|A social network diagram (Wikipedia)|
I have been looking at social constructivism and the social generation of knowledge over the last week. I am interested in this line of thought because I feel that for us to really get a handle on what connectivism is, we have to be able to talk about it in the context of previous theories that talk about how we communicate and learn. Connectivism has to account for social constructivism because that is one of the prevailing theories about learning in the universities. According to Stephen Downes, “connectivism is the thesis that knowledge is distributed across a network of connections, and therefore that learning consists of the ability to construct and traverse those networks.” Connectivism, if you are not yet familiar with it, is a learning theory proposed by Stephen Downes and George Siemens. It is important to note that even though this is a new theory, it is not particularly dependent on any technology: connectivism was not invented by the internet. The internet was invented because we are very interested in communicating and being connected, and connectivism is a useful theory that can describe how this happens. When I say that connectvism is nothing new, I am not saying that in a derogatory way, I mean that it is the natural evolution of our understanding of how we learn. In various postings in this blog, I have pointed out how throughout history spontaneous learning networks have arisen between groups and individuals. I am interested in in the development of communication and knowledge networks from the earliest mail routes to the “Republic of Letters,” from the telegraph to the early dial-up networks, from the Minitel to the modern internet. There is a lot of concern out there about whether or not connectivism is a learning theory or not. I find this issue ironic and kind of amusing. Well, it is about learning, so that is settled. How can it not be a theory? According to Merriam-Webster, a theory is “an idea or set of ideas meant to explain facts or events” and “an idea that is suggested or presented as possibly true that is not known or proven to be true” and finally, the third definition “the general principles or ideas that relate to a subject.” So yes, it is a theory, the real question is whether or not it is a strong or weak theory, or does it account for the facts? Can we make predictions with this theory? Does it explain what happened before? The irony is that the same mechanisms that educators are going to use test whether or not it is a useful theory are the same mechanisms connectivism describes, for instance, peer review.
Brent Renalli has in interesting paper called “A Pre-history of Peer Review: Religious Blueprints from the Hartlib Cycle.” In it, I ran into my old friend John Cominus (1592-1670), the author of one of the first illustrated textbooks for children. He was also an early proponent of universal education, visual learning, and going beyond rote memorization in schools. All of these ideas, like connectivism, are still considered “new” and controversial in many universities – any instructional designer can tell you stories about that! I didn’t go looking for Cominus, but in my research into education, I keep running into him. In a typical paper on peer review, authors tend to credit the Royal Society with its invention, but it was already a well-established system in Europe and elsewhere to ensure religious orthodoxy as a mechanism of censure. “Peer review” is generally not a good way to get new ideas out.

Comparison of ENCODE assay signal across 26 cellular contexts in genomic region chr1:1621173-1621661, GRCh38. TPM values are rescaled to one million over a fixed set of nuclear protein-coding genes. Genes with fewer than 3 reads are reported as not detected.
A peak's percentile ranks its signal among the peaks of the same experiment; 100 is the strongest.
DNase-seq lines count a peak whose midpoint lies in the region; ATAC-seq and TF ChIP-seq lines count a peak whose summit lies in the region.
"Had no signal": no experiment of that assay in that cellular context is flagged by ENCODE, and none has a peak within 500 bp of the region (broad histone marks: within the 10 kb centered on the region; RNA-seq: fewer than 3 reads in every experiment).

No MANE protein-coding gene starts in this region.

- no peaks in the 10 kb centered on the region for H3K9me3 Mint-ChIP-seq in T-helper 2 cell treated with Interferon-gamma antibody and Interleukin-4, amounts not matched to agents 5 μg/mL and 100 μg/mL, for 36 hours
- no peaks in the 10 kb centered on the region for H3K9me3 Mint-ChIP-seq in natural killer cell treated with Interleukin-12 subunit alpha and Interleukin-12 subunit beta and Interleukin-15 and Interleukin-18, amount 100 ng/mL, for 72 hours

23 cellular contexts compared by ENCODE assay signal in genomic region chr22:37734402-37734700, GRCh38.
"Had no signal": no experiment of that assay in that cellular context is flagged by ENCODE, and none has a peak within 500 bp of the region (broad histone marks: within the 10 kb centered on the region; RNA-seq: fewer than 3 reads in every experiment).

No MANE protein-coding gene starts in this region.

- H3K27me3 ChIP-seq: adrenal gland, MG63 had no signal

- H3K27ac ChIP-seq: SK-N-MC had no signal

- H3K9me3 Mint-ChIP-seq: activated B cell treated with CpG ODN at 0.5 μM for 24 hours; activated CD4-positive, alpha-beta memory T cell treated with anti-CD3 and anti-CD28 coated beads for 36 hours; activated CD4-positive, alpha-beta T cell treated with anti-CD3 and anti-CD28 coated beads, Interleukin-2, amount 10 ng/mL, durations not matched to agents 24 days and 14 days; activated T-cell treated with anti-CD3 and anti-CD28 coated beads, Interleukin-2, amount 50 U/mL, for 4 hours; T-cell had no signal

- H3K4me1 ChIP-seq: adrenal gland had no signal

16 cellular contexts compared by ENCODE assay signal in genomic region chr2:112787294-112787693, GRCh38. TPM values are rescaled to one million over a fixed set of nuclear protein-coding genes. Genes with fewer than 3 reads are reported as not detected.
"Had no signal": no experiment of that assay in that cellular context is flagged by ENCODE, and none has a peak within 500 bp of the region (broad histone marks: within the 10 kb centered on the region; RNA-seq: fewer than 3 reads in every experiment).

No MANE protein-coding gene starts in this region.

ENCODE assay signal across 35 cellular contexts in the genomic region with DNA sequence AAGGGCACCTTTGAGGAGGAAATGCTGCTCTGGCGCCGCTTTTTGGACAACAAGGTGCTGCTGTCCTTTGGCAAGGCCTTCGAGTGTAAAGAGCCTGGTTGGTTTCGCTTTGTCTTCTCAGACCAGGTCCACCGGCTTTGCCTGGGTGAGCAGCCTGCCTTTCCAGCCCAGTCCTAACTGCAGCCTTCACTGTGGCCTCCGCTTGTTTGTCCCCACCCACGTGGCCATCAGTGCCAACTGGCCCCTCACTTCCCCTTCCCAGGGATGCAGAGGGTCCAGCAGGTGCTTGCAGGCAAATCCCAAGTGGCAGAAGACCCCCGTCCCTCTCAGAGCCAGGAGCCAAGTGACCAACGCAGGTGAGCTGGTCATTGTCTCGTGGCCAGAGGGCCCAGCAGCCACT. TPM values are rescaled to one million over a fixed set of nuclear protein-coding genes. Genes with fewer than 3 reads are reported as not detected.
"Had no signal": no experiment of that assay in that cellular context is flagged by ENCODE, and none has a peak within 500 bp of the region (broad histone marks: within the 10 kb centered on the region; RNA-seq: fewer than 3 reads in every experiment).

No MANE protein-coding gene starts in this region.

Connectivism has gone through its modern “Republic of Letters” stage via the blogs. Downes and Siemens both have used the blogs to write books, essays, and propose ideas. Educators in turn have responded for and against on their respective blogs – and continue to do so. And now, Siemens has published in a more formal and traditional manner with peer reviewed journals such as MERLOT’s Journal of Online Learning and Teaching. Other education researchers are publishing articles about connectivism such as Dorothy Kropf in the European Journal of Open, Distance, and Elearning. Thus far, the ideas around connectivism have had more exposure and peer review than Einstein’s theory of relativity had in 1905 (the “Annus Mirabilis” papers) when only Max Plank and Wilhelm Wien had read them before publication in Annalen der Physik. I wonder if the theory of connectivism could have come out of the traditional institutions. I think these ideas had to have been born in the very media the theory analyzes. In many ways, the theory flies in the face of all the accepted theories in education (behavioralism, cognitivism, and the many shades of constructivism) and probably would not have gained traction. I have seen papers get rejected from journals because there are not enough researchers publishing about idea X in refereed journals. We have to expect that. Universities rarely innovate – that is left to the lonely patent clerks of the world. Universities are where ideas go to fossilize and become the established order. Connectivism needed the internet, blogs, and Twitter to take shape.